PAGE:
“That’s a hard work thing. Coach Fedora says you don’t have to come in first, you don’t have to be the best, but you have to give your best. You always have to go one hundred percent,” said Hollins. “The weather doesn’t matter, the time doesn’t matter. All that matters is that you’re putting in work.”
After joining UNC as a walk-on athlete in 2012, Hollins embodies the meaning of hard work. The Rockville, Md. native has proven himself as a poster child for the slogan “earning your keep” by enduring position changes, overcoming injuries, and fighting to gain everything that he has been granted. “My hard work allowed me a chance to get on the field. My hard work is the reason I’m at receiver getting playing time,” said Hollins. “I think without it, I wouldn’t be getting any of this, so my hard work is what actually gives me the opportunity to make catches and make plays and contribute to the offense.”
Hollins was the special teams captain in 2013 and has since earned a scholarship and No. 2 spot on Carolina’s wide receiver depth chart this season. “Last year I was all special teams and I got a few reps here and there at receiver, but nothing big,” admitted Hollins. “Spring practice was big for me. I got more reps at receiver, I got opportunities, and I just took advantage of them.”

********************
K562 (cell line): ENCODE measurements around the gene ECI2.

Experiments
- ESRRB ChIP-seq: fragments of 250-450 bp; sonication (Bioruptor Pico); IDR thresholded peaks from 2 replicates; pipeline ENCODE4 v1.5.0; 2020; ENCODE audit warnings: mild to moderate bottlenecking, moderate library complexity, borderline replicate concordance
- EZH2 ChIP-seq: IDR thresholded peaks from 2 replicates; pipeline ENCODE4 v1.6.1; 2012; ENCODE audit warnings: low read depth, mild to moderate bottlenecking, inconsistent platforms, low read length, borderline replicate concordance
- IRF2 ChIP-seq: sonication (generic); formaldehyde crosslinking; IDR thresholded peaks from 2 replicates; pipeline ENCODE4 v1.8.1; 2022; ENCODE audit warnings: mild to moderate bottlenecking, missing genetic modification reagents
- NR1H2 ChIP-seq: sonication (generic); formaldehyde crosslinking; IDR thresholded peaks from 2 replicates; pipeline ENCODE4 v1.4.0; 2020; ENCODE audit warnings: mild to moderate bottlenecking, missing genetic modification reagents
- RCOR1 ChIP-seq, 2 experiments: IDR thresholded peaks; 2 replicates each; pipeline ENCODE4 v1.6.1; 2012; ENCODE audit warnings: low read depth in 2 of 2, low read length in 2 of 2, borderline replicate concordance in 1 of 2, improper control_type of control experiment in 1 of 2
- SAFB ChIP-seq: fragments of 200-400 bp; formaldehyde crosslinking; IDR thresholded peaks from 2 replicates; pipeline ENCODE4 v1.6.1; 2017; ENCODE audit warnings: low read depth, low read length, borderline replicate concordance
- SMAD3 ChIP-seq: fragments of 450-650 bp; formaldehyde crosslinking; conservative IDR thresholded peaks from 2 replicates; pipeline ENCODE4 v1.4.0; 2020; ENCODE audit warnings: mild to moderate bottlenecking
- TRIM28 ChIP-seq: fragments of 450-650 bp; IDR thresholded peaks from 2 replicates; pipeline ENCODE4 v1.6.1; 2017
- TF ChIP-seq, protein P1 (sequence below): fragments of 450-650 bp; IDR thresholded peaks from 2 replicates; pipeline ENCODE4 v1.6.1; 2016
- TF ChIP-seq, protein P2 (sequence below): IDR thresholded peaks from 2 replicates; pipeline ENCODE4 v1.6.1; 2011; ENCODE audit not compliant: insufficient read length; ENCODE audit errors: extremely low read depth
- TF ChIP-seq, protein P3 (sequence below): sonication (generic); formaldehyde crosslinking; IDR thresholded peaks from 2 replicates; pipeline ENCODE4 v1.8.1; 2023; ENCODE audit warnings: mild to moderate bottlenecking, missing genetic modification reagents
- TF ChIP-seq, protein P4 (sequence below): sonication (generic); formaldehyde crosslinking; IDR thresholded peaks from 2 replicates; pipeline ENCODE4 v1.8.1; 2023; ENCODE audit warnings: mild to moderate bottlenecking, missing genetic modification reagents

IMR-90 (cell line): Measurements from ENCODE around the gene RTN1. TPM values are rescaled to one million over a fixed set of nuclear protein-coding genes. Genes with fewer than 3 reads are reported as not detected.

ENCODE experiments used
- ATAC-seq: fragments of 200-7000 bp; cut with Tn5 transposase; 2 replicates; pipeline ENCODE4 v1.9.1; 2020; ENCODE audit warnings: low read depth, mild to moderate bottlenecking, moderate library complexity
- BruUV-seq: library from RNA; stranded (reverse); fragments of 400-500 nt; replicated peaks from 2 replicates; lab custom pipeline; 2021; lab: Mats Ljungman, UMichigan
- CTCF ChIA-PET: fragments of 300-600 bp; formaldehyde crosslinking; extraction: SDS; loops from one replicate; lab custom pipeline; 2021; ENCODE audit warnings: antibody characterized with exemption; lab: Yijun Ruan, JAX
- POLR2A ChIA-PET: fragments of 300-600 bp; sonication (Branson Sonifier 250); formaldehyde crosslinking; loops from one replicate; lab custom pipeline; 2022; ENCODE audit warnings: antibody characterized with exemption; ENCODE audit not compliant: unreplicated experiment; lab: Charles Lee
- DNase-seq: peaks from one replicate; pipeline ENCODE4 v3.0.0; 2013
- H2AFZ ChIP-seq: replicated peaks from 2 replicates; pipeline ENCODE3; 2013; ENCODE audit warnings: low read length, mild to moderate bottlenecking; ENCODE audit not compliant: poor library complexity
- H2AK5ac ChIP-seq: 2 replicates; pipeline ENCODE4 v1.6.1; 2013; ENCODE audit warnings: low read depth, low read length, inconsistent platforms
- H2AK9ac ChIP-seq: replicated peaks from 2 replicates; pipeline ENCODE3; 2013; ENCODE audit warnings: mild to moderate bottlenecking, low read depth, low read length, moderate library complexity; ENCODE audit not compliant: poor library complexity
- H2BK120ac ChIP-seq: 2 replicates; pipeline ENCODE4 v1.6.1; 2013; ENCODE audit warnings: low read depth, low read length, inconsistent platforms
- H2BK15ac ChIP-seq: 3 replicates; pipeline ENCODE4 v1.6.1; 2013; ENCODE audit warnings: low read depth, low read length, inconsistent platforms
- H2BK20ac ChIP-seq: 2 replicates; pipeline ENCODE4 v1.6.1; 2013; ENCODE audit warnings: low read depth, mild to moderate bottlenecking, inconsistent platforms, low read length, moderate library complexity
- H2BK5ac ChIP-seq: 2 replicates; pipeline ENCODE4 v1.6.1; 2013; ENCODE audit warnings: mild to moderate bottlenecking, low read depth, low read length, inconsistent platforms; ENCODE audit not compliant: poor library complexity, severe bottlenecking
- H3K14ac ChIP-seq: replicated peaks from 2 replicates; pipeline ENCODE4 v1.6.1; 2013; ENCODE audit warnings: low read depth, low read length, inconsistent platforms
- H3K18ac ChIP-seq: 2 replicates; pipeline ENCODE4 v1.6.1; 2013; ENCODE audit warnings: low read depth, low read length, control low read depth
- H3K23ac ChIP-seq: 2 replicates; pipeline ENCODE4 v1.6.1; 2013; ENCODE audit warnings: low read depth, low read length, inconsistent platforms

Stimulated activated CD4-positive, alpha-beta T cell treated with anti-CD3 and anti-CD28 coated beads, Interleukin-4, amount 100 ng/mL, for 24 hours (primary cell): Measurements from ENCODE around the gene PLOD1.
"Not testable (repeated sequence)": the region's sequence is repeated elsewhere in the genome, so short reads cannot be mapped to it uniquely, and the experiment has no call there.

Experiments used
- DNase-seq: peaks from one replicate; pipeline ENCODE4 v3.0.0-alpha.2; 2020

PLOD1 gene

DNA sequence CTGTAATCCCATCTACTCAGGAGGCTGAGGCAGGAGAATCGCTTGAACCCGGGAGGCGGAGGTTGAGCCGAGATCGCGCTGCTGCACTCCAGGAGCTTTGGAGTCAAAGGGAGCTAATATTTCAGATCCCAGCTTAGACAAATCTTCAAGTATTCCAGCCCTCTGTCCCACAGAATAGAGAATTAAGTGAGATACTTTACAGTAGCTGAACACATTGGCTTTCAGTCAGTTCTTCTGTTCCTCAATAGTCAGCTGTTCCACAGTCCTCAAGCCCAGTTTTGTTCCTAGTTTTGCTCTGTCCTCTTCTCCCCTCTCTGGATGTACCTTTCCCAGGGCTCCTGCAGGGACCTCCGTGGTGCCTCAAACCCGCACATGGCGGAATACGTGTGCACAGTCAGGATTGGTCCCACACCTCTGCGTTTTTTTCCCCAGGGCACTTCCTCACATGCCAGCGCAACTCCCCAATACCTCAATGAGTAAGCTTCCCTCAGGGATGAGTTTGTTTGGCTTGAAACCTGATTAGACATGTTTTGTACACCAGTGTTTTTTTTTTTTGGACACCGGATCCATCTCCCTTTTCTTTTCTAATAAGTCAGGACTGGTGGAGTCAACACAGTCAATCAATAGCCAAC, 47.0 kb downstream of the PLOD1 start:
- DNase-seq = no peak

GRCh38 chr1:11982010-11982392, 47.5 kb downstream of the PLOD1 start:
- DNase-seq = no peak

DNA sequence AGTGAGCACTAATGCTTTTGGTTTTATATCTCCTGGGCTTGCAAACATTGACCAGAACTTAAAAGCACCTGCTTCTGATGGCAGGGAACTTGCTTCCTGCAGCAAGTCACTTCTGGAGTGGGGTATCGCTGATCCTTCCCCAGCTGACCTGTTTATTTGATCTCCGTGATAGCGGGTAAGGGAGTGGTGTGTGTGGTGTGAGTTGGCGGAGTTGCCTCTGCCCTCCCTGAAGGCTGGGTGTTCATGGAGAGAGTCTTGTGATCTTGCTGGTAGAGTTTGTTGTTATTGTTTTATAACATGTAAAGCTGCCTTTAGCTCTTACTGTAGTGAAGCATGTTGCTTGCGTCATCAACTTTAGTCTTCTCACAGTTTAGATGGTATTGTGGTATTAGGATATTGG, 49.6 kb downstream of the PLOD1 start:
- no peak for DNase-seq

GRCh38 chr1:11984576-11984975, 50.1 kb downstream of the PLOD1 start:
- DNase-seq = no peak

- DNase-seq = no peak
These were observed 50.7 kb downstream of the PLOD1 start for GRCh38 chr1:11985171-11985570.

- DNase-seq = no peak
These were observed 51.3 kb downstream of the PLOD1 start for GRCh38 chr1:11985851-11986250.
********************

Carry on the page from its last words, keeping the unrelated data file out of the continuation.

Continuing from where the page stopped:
Spring back to Liberty. The 22-21 Flames lead stared Carolina in the face as they attempted to reorganize themselves for what was sure to be a potential make or break series. Williams and Hollins jogged to their spots on the field, exchanging words as the offense settled in for its fifth drive of the quarter. “We came off the sideline and they called a run-screen option. Quise told me ‘Hey, I’m going to let the running back get this to let him get rolling.’ I said, ‘Come on Quise, it’s going to be open. If it’s open throw it to me,’” said Hollins.
Williams took the snap and read his cues, staring down the running back screen before lasering a throw across the field in the direction of Hollins. Surprised to find the ball headed in his direction, Hollins quickly extended his hands to haul in the pass for his first career reception and a seven-yard gain. With no time for celebration, Hollins and the offense rushed up to the line for a hurry-up 2nd and 3 snap. Williams took the ball and without any hesitation flung it in the direction of Hollins again. “We ran the same play, but this time Jack had a real good block and sealed the guy inside,” said Hollins. “I had a big lane, so I just took off and it opened up. As soon as I got past Jack I knew I was going to score.”